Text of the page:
There will be no “veto battle” on the issue of the charter review committee. A piece of legislation does not always need the mayor’s signature on it to pass. If at least 4 out 5 on the Amsterdam Common Council votes to override Mayor Ann Thane’s veto of the resolution establishing a charter review committee, it will be enacted and no signature from the mayor will be required.
It’s a contract, such as the one for Golf Pro Joe Merendo, that requires both the mayor’s signature and the common council’s approval in order to be valid. This issue went to court because the common council took the unprecedented step of passing a resolution that authorized another city official to sign the contract they wanted instead of the mayor. That resolution violated the charter and that’s why the mayor filed and won a lawsuit against the common council.
While the issue will certainly continue to be controversial, there does not appear to be any such legal conflict in this situation. Just to make sure, I asked Mayor Thane yesterday about it and she confirmed that if the council overrides the veto, they’ll have the committee they chose. I also asked her if she had made a decision as to forming her own charter review committee, to which she replied she was still looking into it.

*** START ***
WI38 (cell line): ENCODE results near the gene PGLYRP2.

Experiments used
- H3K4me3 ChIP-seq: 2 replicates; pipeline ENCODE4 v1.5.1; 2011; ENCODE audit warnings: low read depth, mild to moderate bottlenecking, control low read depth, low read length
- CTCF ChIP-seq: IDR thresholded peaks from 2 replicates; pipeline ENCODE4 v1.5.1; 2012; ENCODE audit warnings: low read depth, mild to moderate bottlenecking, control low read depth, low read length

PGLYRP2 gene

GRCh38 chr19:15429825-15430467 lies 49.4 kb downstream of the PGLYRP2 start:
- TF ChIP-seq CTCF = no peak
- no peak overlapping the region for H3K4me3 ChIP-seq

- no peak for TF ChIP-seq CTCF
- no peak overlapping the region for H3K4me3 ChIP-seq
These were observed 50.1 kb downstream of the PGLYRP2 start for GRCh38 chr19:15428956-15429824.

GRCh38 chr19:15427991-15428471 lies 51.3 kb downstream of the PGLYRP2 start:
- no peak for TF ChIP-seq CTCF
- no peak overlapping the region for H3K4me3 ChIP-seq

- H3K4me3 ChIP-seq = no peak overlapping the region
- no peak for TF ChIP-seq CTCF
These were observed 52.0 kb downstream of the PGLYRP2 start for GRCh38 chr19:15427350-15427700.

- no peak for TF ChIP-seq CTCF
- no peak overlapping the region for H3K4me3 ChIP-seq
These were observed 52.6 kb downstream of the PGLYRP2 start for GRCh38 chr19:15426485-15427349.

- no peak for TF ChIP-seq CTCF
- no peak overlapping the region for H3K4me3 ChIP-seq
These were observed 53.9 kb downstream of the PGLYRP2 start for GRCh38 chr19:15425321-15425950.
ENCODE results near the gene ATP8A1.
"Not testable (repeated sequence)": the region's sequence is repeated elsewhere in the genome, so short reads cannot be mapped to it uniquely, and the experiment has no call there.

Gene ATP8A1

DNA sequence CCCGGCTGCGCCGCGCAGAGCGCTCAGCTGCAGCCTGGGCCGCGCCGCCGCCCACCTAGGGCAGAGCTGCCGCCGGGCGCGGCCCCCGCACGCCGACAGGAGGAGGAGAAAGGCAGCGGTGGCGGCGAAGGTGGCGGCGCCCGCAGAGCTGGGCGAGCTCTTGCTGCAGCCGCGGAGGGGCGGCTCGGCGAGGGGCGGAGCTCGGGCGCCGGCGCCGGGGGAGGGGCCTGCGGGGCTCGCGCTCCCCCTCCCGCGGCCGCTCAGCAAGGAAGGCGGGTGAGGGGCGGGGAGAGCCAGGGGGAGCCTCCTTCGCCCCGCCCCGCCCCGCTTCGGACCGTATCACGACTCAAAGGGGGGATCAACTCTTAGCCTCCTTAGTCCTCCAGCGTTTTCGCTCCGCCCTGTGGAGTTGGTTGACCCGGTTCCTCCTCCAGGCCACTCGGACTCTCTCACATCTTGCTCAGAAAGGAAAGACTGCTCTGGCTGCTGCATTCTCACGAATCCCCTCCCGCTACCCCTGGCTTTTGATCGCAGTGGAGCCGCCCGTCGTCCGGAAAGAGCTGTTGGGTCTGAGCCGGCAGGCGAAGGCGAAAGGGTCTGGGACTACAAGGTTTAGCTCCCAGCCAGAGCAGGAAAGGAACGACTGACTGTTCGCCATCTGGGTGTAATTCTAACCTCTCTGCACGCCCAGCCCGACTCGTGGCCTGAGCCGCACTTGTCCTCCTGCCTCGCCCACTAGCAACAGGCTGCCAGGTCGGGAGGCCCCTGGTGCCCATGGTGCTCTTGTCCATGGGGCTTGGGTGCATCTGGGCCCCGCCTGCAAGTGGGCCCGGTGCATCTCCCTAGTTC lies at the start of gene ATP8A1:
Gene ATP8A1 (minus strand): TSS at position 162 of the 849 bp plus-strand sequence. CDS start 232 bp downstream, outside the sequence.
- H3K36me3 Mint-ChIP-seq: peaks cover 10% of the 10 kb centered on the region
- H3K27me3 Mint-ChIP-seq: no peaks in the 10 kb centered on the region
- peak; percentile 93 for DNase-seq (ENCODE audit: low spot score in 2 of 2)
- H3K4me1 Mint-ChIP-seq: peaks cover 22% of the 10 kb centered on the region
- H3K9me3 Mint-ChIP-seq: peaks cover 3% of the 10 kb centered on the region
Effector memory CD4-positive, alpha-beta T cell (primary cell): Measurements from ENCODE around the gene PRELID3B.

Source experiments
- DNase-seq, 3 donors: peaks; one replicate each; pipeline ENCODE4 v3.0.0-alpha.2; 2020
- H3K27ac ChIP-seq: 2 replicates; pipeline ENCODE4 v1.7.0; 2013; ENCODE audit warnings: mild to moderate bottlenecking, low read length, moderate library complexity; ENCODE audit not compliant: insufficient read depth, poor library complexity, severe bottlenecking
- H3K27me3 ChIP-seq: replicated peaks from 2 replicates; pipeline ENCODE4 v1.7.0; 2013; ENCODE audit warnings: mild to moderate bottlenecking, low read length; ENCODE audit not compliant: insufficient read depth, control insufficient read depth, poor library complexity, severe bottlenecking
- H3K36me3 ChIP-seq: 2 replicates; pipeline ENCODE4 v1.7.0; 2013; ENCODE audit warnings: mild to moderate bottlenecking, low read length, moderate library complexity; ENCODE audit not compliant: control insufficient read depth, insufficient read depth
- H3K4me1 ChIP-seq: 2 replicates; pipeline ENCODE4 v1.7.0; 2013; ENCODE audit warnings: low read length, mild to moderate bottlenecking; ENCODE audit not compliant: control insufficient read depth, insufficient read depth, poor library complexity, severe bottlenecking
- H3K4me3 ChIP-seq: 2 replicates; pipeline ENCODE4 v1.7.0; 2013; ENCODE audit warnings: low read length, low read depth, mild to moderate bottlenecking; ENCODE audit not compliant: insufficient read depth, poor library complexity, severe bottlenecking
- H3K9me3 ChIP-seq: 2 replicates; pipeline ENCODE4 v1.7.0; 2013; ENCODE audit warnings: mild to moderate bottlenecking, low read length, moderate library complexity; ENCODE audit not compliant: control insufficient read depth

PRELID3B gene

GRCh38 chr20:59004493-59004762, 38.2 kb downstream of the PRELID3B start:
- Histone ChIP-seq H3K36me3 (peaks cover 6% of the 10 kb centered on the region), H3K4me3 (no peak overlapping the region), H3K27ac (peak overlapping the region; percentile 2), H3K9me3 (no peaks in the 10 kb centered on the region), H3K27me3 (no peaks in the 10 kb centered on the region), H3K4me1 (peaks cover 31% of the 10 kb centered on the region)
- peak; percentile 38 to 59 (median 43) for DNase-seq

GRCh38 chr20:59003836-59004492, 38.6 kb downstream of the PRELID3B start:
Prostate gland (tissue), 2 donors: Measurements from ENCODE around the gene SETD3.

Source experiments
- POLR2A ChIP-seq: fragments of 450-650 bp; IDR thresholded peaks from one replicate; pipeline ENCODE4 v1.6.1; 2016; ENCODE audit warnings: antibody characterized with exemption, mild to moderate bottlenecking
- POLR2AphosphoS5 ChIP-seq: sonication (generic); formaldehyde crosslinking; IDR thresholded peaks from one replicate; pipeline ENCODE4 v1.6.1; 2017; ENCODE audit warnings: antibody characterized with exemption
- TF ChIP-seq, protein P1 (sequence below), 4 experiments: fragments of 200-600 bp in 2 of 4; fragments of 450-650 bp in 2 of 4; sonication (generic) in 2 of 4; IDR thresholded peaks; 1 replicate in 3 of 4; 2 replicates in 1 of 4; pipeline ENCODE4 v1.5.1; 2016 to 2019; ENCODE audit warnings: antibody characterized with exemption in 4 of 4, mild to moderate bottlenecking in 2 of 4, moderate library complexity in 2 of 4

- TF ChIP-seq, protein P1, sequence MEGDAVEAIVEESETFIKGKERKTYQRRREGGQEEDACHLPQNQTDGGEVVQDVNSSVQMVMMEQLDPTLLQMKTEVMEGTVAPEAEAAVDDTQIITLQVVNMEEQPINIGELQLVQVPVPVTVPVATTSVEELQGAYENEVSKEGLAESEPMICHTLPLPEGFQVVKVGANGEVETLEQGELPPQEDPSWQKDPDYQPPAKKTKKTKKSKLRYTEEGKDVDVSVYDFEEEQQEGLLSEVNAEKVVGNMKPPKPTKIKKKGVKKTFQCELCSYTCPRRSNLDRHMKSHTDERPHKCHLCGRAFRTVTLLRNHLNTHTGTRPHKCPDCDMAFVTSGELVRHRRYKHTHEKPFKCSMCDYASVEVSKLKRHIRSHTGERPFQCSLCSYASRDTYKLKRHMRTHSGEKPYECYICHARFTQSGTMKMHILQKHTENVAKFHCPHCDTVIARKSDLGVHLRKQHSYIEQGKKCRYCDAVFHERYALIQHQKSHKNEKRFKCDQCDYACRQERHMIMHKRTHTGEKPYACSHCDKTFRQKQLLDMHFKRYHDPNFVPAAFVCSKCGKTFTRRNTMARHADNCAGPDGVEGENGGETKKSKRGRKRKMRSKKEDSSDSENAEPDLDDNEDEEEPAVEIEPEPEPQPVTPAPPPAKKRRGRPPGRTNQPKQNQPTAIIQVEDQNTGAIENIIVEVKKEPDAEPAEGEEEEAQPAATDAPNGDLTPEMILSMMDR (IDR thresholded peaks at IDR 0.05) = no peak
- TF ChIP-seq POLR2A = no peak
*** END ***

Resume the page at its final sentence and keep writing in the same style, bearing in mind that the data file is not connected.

I think if the charter committee sticks to Robert Going’s stated “Burkean” approach by clarifying ambiguous passages in the charter using precedent as a guide, their work could be beneficial to the city.
However, Thane’s public comments on the charter review indicate to me she thinks there is an agenda behind this committee. You also have Alderman Ron Barone’s statement that he will “dictate” to the committee what the council wants done. So despite what anyone has said publicly, I think it remains to be seen just what the committee will actually look to change.
Ultimately, any recommendations the committee makes will have to be approved by a public referendum. The battle on this issue will be in the court of public opinion. If the recommend changes would significantly shift the balance of power between the executive and legislative branch, I think the resulting controversy would greatly increase the chances that the changes would be voted down. And with respect to the time that the volunteers on the committee will no doubt put in, that would be a shame.
(Photo by Bev Lloyd-Roberts)